Our piece on Connor Goldson yesterday was infinitely-better received than we believed it would be, with only one, maybe two readers feeling otherwise about our views on the Ibrox defender, and the absolute lion’s share of views from dozens and dozens of responses were relief that a site as big as Ibrox Noise was willing to express such a potentially taboo and critical take on our vice-captain.
One of the big views in response, however, that we did want to address was the notion that the Cuellars, Goughs and Weirs are of the past and we are not ‘in that place’ any more, which is why we have to settle for a ‘lesser model’ like Goldson.
The rebuttal we have at Ibrox Noise is that ‘settling’ is never what Rangers should do, and we want to get back into ‘that place’ again. If Celtic can have a colossus like Carter-Vickers, why can’t Rangers?
We can be in ‘that place’ again, and indeed, John Souttar is patently a massive step up from Goldson as it is.
Another angle from our readers is Goldson is very good on the ball and building play from the rear – and that’s not completely untrue. Unfortunately he mostly lumps the ball forward and often gives it straight back to the opponent.
And furthermore, we recall a lot of praise for Souttar being able to do the same thing, with a multitude of ‘I didn’t know he had that to his game’ and ‘excellent from the back there from Souttar’ with more than a hint of surprise that he wasn’t a carthorse like many seemed to think.
The reason Goldson does it is because he’s really a defensive midfielder – he’s not really a proper defender at all. He’s composed on the ball for sure, like most ball-playing midfielders are, but when it comes to brute-force defending, he’s found wanting and exposed a lot. When we look at how physical and powerful Souttar by comparison is, we see the issue with Goldson.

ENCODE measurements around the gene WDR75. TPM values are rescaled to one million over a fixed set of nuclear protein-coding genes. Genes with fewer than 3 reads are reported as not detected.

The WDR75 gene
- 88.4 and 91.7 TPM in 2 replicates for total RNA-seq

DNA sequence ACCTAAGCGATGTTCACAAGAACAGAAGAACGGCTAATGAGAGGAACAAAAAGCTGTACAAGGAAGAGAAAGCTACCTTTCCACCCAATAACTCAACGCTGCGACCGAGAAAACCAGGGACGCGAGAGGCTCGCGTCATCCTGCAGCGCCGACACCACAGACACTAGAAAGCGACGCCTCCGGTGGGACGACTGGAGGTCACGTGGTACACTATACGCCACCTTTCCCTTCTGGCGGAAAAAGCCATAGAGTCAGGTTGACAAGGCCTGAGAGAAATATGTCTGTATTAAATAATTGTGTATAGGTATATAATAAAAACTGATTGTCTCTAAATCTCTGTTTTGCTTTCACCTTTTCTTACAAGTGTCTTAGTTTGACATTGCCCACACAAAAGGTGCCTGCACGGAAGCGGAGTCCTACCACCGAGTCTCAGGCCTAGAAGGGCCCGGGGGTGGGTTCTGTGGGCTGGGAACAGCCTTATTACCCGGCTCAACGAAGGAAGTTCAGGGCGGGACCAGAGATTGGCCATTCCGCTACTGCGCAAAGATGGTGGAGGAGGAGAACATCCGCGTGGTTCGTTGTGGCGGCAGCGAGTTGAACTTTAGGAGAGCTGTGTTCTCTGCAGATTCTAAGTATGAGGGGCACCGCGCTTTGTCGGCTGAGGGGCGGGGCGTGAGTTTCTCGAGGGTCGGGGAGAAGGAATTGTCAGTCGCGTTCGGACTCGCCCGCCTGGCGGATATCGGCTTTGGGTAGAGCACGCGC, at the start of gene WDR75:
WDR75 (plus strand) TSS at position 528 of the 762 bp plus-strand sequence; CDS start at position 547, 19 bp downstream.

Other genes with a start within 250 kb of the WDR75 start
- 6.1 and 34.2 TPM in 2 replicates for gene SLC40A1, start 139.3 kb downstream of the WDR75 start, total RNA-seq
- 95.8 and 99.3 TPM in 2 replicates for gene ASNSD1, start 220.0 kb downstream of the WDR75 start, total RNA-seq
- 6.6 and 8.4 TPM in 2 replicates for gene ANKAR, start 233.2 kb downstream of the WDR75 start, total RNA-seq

Goldson is kind of like Javier Mascherano who was a midfielder shovelled back into defence by ex-Barca manager Pep Guardiola – he did a good enough job back there but it wasn’t his position by trade. Even though it is where Goldson has always been, he’s never been a big and strong stopper, at least, not for the calibre of a club like Rangers.
So what happens now?
Well, we’re not against he and Souttar as a partnership, but it does lack the leftie and righty balance, with both players the same. Is that really an issue? It could be, but could be overcome if the duo works well.
And they are a decent foil in theory – Goldson with his ball-playing and aerial prowess (he is very good in the air) while Souttar has the powerful stopping and reading of lines.
So is that a path forward? It could be. But we definitely need a proper leftie in there too, hence looking at quite a few.
But with preseason nearly upon us, the sooner that work is done the better.